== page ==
French President Emmanuel Macron has set out his bold vision for European renewal, urging increasing cooperation on defence, migration and the Eurozone budget.
In a speech judged idealistic by many commentators, he said that there were “no red lines, only horizons”.
Whilst Lithuanian President, Dalia Grybauskaite, responded on twitter by cautioning against mirages, German Chancellor Angela Merkel said his remarks paved the way for an “intense” partnership between the two countries. Whether or not she will be able to deliver this given political upheavals at home, remains to be seen.
But even as EU leaders talked about moving ever closer, one country was struggling to break free altogether. Accompanied by Estonian pipes which bore a striking resemblance to their Scottish counterparts, Britain’s Prime Minister Theresa May arrived at an informal get-together ahead of the digital summit in Estonia hoping to inch closer to a Brexit deal.
She looks set to use the UK’s continued cooperation on security as a bargaining chip in complicated negotiations that have all but stalled over the issue of a financial settlement. Speaking on the eve of the conference in Tallinn, she said:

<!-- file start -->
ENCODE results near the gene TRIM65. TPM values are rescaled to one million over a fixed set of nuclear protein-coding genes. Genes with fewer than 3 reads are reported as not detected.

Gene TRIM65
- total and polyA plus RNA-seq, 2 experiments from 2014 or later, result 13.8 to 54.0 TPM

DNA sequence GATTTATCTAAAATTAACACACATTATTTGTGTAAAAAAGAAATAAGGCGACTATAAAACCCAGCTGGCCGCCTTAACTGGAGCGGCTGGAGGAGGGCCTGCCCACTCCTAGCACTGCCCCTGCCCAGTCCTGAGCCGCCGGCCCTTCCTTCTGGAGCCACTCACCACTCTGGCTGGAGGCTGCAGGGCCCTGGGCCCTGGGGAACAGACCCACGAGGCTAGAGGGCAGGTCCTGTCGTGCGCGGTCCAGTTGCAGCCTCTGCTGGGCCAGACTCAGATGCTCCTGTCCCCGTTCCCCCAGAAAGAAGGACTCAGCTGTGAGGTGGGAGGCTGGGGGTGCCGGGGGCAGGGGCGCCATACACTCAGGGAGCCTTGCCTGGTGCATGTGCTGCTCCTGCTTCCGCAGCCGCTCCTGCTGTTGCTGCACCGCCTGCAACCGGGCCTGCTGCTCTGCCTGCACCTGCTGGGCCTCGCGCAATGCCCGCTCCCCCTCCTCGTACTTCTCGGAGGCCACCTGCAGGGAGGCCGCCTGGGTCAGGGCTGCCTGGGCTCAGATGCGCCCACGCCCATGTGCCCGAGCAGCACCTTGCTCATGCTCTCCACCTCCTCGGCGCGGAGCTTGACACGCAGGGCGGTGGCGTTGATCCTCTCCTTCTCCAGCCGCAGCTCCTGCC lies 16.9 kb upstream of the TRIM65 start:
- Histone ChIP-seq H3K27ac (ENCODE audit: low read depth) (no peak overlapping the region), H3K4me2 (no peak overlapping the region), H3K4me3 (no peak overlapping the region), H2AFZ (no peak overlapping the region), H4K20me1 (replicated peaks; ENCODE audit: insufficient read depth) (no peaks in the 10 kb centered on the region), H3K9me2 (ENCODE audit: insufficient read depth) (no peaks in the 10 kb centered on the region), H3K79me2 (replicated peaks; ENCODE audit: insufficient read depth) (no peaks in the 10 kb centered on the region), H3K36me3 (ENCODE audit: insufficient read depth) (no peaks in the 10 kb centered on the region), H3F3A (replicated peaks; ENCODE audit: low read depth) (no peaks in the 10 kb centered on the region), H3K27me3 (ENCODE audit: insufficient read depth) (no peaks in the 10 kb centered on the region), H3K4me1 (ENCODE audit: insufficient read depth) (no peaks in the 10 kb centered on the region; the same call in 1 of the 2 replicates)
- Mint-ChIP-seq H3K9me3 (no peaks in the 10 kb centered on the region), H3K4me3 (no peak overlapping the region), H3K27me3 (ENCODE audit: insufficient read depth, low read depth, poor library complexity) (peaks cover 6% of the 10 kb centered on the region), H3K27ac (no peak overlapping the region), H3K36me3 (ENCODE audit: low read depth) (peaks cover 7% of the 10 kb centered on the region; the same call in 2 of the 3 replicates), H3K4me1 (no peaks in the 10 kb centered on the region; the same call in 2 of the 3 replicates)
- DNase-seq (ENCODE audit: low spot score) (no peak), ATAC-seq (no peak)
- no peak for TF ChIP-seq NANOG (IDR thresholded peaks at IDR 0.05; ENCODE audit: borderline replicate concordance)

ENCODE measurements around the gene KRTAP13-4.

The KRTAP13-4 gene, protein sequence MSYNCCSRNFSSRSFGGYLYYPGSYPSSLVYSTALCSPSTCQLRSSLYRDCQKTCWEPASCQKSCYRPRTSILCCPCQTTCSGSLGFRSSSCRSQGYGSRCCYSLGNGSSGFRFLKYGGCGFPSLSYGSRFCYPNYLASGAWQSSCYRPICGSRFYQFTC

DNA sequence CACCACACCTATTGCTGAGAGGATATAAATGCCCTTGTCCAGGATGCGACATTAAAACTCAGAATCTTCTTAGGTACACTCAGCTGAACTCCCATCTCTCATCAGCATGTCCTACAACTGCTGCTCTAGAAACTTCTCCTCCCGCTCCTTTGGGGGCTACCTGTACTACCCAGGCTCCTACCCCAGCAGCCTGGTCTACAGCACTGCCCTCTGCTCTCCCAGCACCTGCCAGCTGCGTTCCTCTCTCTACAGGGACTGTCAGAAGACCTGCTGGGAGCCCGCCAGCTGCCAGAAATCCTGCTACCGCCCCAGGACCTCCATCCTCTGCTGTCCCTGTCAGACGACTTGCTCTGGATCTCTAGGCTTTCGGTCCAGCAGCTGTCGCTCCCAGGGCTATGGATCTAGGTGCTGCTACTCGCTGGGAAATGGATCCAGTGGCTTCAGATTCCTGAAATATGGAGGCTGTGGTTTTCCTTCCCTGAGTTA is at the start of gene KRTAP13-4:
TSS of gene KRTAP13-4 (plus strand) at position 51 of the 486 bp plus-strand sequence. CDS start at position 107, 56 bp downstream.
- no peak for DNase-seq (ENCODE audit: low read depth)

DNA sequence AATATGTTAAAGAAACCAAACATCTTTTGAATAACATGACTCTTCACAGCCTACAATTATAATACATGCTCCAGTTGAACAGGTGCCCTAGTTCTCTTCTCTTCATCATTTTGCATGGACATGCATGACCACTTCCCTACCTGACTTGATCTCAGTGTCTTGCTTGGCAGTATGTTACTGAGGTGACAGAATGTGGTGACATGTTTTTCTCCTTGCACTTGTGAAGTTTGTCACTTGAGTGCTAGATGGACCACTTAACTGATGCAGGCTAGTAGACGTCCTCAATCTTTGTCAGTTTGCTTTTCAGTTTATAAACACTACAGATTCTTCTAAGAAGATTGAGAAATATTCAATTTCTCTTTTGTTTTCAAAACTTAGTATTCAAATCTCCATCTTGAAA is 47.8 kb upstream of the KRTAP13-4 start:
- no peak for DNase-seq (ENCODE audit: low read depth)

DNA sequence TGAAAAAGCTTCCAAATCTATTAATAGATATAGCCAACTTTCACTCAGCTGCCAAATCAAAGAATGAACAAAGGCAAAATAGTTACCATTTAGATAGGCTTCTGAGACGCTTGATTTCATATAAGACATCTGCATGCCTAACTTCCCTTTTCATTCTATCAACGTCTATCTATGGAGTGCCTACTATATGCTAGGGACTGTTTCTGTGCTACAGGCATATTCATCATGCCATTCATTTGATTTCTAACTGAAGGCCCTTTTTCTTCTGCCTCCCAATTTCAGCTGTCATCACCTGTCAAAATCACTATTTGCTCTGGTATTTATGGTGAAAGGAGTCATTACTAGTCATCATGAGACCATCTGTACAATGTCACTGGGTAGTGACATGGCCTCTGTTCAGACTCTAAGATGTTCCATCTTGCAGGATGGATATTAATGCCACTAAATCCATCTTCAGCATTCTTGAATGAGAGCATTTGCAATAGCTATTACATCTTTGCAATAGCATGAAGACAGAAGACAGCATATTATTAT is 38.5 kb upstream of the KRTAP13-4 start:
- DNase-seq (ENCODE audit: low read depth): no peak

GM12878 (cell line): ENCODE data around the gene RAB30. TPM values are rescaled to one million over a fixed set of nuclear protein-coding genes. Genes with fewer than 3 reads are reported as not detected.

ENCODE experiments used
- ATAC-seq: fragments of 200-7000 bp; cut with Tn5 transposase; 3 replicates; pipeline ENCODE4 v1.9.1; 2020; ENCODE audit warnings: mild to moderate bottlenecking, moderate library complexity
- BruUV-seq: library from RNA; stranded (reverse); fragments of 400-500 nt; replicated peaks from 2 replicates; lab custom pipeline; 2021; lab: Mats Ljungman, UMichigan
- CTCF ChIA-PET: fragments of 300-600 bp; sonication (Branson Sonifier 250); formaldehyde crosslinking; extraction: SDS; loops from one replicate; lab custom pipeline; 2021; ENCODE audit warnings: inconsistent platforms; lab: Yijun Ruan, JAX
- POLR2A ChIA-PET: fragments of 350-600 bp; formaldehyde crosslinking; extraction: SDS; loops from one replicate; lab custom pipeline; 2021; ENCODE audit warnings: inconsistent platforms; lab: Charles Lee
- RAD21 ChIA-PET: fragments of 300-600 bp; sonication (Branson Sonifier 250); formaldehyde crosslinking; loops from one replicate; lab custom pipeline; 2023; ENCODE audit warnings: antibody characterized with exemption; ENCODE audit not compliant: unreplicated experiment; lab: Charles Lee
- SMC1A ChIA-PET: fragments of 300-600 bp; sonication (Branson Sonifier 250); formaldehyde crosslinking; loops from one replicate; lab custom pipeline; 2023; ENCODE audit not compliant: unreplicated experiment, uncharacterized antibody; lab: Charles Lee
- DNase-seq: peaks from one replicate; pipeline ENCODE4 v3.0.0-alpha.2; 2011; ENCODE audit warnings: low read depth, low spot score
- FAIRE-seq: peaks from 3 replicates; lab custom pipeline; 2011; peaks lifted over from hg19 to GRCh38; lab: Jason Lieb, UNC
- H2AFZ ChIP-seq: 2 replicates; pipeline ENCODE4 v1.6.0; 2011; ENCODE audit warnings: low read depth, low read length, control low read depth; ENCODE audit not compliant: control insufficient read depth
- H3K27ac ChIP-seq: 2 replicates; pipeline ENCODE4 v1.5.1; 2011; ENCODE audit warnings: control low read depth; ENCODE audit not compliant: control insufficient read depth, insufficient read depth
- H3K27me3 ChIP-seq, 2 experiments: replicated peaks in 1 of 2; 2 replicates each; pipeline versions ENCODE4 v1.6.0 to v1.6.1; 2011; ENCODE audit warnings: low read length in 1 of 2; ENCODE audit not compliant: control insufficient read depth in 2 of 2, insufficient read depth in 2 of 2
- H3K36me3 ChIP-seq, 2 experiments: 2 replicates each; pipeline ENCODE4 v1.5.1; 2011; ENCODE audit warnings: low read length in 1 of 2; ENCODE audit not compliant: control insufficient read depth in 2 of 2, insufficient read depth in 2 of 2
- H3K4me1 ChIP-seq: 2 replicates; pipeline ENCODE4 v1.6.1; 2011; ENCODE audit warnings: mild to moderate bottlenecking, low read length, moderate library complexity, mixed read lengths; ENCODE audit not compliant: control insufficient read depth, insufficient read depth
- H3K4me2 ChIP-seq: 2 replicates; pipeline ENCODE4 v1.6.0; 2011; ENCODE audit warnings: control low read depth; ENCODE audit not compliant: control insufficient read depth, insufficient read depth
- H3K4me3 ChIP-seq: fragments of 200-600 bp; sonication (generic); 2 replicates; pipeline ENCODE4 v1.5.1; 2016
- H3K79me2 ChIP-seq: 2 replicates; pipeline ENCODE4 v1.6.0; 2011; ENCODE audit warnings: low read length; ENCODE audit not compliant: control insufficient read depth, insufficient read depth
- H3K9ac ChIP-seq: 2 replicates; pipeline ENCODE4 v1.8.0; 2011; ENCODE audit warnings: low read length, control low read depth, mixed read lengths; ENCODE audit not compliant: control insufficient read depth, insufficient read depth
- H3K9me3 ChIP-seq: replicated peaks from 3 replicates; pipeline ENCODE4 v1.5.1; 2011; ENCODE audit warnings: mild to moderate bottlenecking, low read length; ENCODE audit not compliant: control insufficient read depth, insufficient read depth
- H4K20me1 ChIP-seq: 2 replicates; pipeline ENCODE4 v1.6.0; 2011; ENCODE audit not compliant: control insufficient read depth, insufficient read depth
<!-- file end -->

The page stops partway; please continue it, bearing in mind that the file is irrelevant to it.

“With the largest defence budget in Europe, a far-reaching diplomatic network, world-class security, intelligence and law enforcement services, and our position at the heart of NATO, the UK’s role in Europe’s defence has never been more vital. As we prepare for Brexit, I want to build a bold, new security partnership with the EU. A partnership that reflects our shared history, promotes our common values, and maintains a secure and prosperous Europe.”
Images from the opening dinner suggest that the UK Prime Minister remains quite isolated. She still has a seat at the table – just – but she’ll need to make it count if she wants to bring home more than crumbs from this latest diplomatic effort.